Diabetes exacerbated sepsis-induced intestinal injury by promoting M1 macrophage polarization via miR-3061/Snail1 signaling

Front Immunol. 2022 Sep 9;13:922614. doi: 10.3389/fimmu.2022.922614. eCollection 2022.

Abstract

Background: Macrophages play important roles in diabetes and sepsis-related intestinal injury. Accumulating evidence suggests that microRNAs (miRNAs) act as the fundamental link between macrophage polarization and tissue injury. However, the underlying mechanisms of miRNAs in regulating macrophage polarization-related intestinal injury under diabetes and sepsis conditions remain unclear.

Methods: The cecal ligation and puncture (CLP)-induced sepsis models were established in male wild-type (WT) and diabetic mice. Clodronate liposome was used to deplete macrophage. H&E staining, inflammatory cytokines [tumor necrosis factor-α (TNF-α), interleukin-1β (IL-1β), and IL-6], and intestinal mucosal barrier function markers [occludin, ZO-1, lipopolysaccharide (LPS), and intestinal fatty acid binding protein (iFABP)] were used to assess elevated intestinal damage. miRNA array, RNA-seq, and bioinformatic analysis were performed to detect the miRNA and messenger RNA (mRNA) expression and the potential regulation mechanism. In vitro, RAW264.7 cells were cultured in the absence or presence of high glucose and LPS, miR-3061 mimics, and Snail small interfering RNA stimulation, respectively, for further mechanism studies. Luciferase reporter assay was used to confirm the interplay between miRNA and its target genes.

Results: Compared with WT CLP mice, the diabetic CLP mice showed severe intestinal damage characterized by significant increases in Chui's scores, expression of inflammatory cytokines (TNF-α, IL-1β, and IL-6), serum LPS and iFABP concentration, and significant reductions in tight junction protein occludin and ZO-1 levels. Macrophage depletion reversed the intestinal damage caused by CLP. The bioinformatic analysis revealed that miR-3061/Snail1 might be a potential regulation axis of macrophage polarization. Furthermore, high glucose and LPS stimulation increased M1 macrophage and reduced the levels of miR-3061, which was negatively associated with Snail1 in RAW264.7 cells. Mechanistic studies demonstrated that miR-3061 regulated macrophage polarization by targeting the Snail1 mRNA 3'-untranslated region. Moreover, miR-3061 overexpression suppressed Snail1 expression and inhibited M1 macrophage and inflammatory cytokines.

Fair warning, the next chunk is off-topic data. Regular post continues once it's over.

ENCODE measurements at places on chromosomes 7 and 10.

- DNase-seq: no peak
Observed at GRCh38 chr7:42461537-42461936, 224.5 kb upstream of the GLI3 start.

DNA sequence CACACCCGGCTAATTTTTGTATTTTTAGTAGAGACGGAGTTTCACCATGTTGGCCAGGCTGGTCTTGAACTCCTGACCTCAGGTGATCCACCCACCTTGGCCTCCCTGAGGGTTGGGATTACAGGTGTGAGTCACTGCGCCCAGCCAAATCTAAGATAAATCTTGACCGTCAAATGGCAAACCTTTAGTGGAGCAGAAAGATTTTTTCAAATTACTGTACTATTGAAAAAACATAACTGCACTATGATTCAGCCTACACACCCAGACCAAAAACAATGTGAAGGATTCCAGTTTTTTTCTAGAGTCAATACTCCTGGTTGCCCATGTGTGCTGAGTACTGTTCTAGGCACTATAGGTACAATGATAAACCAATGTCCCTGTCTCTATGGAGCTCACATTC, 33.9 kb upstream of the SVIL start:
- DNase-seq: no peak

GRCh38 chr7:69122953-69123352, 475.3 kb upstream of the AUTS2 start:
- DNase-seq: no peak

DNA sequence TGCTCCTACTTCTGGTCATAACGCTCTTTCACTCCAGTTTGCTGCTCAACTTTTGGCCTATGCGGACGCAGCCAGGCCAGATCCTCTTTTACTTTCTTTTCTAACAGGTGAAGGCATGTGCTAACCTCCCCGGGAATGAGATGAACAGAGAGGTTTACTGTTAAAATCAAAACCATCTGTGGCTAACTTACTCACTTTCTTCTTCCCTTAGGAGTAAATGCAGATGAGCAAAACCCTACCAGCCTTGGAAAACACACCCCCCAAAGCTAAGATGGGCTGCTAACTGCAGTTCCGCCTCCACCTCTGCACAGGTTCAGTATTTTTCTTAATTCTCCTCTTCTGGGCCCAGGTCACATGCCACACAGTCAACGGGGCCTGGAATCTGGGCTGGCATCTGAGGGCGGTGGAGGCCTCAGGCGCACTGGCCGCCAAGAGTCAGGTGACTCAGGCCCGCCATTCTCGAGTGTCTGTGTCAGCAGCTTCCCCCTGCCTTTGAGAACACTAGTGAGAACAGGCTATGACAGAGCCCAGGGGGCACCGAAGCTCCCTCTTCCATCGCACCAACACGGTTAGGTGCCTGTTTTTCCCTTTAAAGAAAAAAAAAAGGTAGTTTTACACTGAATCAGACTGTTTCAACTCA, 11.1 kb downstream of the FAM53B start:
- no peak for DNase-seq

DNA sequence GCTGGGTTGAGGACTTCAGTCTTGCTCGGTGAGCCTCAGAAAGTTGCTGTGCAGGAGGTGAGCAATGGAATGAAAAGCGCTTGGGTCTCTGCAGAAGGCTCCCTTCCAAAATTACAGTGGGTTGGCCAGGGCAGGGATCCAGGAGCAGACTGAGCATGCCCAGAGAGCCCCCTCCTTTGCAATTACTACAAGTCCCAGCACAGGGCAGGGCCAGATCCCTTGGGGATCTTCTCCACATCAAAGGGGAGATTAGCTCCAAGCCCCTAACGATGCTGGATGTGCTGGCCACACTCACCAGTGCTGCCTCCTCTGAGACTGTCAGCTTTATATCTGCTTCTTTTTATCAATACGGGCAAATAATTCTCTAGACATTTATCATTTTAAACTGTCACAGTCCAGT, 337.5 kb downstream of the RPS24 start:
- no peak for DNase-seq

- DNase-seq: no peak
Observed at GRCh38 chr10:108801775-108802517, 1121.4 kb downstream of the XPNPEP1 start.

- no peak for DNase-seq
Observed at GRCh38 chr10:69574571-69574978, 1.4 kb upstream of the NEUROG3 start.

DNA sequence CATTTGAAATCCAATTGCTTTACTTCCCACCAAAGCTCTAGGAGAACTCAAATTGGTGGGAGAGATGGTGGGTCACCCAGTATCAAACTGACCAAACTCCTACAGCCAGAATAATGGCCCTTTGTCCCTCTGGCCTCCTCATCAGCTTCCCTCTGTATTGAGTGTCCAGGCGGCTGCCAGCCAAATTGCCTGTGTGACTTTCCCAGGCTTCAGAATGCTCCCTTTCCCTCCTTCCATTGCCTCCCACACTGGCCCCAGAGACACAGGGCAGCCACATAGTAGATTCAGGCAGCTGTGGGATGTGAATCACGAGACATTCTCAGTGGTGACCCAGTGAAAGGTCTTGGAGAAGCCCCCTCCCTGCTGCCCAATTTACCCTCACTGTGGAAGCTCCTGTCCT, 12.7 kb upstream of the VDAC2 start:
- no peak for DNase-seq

Conclusion: This study elucidated that diabetes exacerbated sepsis-induced intestinal injury by promoting M1 macrophage polarization and further demonstrated that the miR-3061/Sani1 axis may be the potential target of macrophage polarization.

Keywords: Snail1; diabetes; intestinal injury; macrophage polarization; miR-3061; sepsis.

Publication types

  • Research Support, Non-U.S. Gov't

MeSH terms

  • Animals
  • Clodronic Acid
  • Cytokines / metabolism
  • Diabetes Mellitus, Experimental* / metabolism
  • Fatty Acid-Binding Proteins / metabolism
  • Glucose / metabolism
  • Interleukin-1beta / metabolism
  • Interleukin-6 / metabolism
  • Lipopolysaccharides / metabolism
  • Liposomes / metabolism
  • Macrophages / metabolism
  • Male
  • Mice
  • MicroRNAs* / genetics
  • MicroRNAs* / metabolism
  • Occludin / metabolism
  • RNA, Messenger / metabolism
  • RNA, Small Interfering / metabolism
  • Sepsis* / metabolism
  • Tumor Necrosis Factor-alpha / metabolism
  • Untranslated Regions

Substances

  • Cytokines
  • Fatty Acid-Binding Proteins
  • Interleukin-1beta
  • Interleukin-6
  • Lipopolysaccharides
  • Liposomes
  • MicroRNAs
  • Occludin
  • RNA, Messenger
  • RNA, Small Interfering
  • Tumor Necrosis Factor-alpha
  • Untranslated Regions
  • Clodronic Acid
  • Glucose